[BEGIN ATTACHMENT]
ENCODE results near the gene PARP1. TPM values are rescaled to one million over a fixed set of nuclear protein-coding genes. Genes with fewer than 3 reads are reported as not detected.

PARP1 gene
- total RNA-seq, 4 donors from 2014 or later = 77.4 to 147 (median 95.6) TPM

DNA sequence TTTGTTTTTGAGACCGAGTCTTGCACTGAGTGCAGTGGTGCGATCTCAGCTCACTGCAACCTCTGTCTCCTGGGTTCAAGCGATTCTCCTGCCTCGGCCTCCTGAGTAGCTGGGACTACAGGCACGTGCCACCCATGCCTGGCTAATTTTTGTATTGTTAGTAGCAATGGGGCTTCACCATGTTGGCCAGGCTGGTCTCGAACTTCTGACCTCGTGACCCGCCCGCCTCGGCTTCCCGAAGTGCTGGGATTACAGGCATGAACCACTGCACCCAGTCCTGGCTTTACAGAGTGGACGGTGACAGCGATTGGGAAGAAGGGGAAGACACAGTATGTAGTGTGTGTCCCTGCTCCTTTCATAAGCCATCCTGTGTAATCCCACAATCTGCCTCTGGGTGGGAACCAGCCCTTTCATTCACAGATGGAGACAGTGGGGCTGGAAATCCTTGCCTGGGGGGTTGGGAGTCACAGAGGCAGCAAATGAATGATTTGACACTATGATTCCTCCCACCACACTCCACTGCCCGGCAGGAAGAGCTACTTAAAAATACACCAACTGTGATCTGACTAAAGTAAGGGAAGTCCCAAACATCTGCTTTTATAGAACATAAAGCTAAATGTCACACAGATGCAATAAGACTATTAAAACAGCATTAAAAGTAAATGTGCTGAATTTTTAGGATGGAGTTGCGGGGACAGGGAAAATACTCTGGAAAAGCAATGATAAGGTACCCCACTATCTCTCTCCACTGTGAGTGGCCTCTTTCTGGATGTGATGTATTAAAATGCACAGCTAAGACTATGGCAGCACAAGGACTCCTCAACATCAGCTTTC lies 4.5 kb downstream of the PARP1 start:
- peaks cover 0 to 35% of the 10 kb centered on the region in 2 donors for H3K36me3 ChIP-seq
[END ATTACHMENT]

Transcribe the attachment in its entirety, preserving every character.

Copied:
ENCODE results near the gene PARP1. TPM values are rescaled to one million over a fixed set of nuclear protein-coding genes. Genes with fewer than 3 reads are reported as not detected.

PARP1 gene
- total RNA-seq, 4 donors from 2014 or later = 77.4 to 147 (median 95.6) TPM

DNA sequence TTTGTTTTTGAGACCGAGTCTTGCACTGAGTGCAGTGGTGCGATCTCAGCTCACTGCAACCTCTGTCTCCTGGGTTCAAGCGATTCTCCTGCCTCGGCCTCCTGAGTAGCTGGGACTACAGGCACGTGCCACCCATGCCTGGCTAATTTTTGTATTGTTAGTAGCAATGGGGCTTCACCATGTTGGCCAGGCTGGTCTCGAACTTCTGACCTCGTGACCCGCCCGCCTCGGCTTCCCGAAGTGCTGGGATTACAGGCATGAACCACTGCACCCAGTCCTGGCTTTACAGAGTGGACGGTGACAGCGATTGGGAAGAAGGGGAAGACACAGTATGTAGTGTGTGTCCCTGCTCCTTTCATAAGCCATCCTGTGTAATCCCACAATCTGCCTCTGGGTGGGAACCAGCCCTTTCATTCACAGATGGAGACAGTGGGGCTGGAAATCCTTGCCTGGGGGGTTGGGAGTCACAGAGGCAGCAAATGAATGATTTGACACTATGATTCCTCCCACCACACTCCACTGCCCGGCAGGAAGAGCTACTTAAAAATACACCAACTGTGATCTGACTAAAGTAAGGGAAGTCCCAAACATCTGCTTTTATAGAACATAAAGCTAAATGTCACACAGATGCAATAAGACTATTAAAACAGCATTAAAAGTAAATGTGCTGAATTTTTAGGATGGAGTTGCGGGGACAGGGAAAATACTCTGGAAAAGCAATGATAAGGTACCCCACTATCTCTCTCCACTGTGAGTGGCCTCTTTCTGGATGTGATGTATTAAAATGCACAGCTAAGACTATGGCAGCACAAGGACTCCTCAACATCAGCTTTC lies 4.5 kb downstream of the PARP1 start:
- peaks cover 0 to 35% of the 10 kb centered on the region in 2 donors for H3K36me3 ChIP-seq